Wednesday, January 28, 2009

ASCE: America's Infrastructure Gets a "D"

The American Society of Civil Engineers issued its 2009 Report Card for America's Infrastructure and, not surprisingly, it earned a D grade.

The Report Card is an assessment by professional engineers of the nation's status in 15 categories of infrastructure. In 2009, all signs point to an infrastructure that is poorly maintained, unable to meet current and future demands, and in some cases, unsafe. Since the last Report Card, in 2005, the grades have not improved. ASCE estimates the nation remains at a D average. Deteriorating conditions and inflation have added hundreds of billions to the total cost of repairs and needed upgrades. ASCE's current estimated five-year investment need is $2.2 trillion, up from $1.6 trillion in 2005.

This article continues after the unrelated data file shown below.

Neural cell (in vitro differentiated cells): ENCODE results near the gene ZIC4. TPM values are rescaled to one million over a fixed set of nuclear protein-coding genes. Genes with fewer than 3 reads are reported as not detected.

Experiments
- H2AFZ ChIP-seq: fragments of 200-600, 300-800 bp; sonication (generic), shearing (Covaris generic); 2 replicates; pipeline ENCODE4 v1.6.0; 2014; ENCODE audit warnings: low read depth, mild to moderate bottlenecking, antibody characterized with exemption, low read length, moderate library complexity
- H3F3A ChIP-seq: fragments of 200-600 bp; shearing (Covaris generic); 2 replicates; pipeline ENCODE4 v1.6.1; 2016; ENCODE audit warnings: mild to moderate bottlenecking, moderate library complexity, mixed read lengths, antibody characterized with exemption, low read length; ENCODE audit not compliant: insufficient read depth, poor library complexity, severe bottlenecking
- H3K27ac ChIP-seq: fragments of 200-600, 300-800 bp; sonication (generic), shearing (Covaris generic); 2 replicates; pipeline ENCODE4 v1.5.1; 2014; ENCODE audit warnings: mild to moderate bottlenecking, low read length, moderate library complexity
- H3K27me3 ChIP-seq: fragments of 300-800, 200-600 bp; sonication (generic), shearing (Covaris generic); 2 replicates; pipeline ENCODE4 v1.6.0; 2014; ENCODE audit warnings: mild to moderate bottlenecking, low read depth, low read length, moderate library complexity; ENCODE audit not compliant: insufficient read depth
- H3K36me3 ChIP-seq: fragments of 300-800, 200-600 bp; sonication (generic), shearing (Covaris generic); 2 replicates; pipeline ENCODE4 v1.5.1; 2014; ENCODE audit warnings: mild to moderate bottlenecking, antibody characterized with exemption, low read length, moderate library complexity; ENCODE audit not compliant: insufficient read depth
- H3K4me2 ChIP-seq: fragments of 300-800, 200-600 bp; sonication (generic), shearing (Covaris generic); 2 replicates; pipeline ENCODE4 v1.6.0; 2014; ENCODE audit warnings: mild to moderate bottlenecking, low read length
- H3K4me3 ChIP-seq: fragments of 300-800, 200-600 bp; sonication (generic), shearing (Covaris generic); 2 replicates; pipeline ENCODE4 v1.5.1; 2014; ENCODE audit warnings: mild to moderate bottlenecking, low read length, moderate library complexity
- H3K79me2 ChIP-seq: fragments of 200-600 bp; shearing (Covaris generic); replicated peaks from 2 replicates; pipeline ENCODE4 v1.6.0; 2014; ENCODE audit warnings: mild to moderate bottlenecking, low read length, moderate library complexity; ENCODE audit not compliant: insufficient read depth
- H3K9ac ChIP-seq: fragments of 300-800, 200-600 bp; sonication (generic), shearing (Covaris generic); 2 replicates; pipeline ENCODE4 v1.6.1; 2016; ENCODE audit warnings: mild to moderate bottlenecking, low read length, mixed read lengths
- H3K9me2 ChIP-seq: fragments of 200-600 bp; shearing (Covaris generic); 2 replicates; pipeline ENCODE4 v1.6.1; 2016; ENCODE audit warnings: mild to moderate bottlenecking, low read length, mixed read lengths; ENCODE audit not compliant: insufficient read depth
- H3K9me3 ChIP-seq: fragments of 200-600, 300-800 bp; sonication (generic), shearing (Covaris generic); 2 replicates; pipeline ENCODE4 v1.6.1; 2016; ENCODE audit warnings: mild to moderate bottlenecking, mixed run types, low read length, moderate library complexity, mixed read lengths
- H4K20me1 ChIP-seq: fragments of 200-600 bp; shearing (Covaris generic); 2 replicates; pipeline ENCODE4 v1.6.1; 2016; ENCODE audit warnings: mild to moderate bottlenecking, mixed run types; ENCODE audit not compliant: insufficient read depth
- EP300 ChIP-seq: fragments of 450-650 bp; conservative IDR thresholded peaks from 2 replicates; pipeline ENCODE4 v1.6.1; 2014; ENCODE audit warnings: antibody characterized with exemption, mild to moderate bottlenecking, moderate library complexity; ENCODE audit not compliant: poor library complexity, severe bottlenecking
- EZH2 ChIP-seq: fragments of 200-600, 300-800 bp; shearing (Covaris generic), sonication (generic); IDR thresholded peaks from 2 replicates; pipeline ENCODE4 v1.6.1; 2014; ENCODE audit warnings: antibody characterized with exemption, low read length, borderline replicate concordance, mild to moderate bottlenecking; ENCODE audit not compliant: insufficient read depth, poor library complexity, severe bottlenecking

The grades ranged from a high of C for bridges to a low of D-minus for drinking water, inland waterways, levees, roads, and wastewater.

The Report Card also includes five key solutions for raising the grades:

1. Increase federal leadership in infrastructure
2. Promote sustainability and resilience in infrastructure
3. Develop federal, regional, and state infrastructure plans
4. Address lifecycle costs and ongoing maintenance
5. Increase and improve infrastructure investment from all stakeholders

To view the ASCE Report Card announcement, view and read a CNN report on the Report Card and its findings, and see previous Report Cards, as well as ASCE's five key solutions for raising the grades, visit www.asce.org/reportcard/2009/index.html.

1 comment:

Jordan Lubetkin said...

All of us around the Great Lakes region understand the threat that outdated wastewater infrastructure can pose to people, businesses and communities. More than 23 billion gallons of sewage overflows into the lakes every year, closing beaches and threatening public health.

The good news is we have solutions. Congress and the Obama administration can invest in our communities. I encourage you to read more about how we can both create jobs and protect national resources like the Great Lakes at:
http://www.healthylakes.org/threats/2009/01/29/short-and-very-bittersweet

 
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